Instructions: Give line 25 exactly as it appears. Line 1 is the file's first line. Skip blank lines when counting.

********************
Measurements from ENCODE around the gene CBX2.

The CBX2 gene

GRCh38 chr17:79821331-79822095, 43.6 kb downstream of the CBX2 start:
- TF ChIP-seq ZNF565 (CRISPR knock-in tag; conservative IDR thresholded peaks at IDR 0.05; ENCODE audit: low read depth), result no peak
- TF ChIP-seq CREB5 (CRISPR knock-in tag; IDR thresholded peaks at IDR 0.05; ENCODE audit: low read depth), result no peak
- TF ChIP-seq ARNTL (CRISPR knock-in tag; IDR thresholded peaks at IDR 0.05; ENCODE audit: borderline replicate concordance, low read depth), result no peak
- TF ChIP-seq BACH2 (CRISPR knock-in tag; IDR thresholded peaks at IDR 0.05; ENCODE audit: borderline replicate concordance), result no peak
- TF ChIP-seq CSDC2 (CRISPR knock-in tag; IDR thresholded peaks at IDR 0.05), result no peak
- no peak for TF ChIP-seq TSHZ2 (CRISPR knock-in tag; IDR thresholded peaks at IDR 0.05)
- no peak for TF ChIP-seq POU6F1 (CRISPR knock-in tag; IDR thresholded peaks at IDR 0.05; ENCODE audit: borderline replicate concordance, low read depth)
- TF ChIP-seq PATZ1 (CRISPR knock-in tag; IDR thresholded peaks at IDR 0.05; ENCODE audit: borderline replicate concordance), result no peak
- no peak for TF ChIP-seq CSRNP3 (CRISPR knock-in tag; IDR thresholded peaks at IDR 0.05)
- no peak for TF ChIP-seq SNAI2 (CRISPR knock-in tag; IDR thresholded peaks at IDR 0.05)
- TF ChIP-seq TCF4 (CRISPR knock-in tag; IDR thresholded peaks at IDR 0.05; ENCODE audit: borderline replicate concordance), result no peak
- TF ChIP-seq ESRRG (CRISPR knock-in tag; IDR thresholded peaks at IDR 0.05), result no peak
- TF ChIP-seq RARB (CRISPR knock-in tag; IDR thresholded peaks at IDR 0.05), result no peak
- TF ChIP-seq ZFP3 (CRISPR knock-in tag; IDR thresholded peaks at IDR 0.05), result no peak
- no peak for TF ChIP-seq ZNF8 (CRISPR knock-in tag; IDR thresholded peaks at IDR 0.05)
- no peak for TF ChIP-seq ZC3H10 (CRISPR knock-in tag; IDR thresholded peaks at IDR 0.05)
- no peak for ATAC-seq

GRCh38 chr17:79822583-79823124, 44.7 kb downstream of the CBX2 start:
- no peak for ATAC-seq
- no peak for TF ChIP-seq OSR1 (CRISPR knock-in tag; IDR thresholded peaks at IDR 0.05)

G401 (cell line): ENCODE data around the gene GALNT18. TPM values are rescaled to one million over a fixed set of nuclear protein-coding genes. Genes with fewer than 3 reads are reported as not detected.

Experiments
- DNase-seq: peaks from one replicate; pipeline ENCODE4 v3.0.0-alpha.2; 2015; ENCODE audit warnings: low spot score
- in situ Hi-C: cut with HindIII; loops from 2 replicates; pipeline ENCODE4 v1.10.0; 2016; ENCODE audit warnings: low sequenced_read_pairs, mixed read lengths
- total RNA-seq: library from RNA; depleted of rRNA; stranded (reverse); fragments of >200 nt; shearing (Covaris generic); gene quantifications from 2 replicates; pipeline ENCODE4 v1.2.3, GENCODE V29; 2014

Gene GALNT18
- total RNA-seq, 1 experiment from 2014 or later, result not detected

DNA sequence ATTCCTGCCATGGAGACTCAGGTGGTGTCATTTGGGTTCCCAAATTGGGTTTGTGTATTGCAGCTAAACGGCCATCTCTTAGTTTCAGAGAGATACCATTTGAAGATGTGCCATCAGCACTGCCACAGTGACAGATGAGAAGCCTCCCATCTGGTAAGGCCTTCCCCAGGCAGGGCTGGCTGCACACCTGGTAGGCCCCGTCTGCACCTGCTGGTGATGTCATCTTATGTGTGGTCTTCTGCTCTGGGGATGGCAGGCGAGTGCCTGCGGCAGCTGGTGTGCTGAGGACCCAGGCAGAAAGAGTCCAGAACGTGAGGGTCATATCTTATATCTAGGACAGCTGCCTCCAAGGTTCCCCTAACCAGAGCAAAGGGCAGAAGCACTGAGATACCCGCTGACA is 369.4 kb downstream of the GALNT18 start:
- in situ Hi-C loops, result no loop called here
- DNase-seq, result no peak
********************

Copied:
Experiments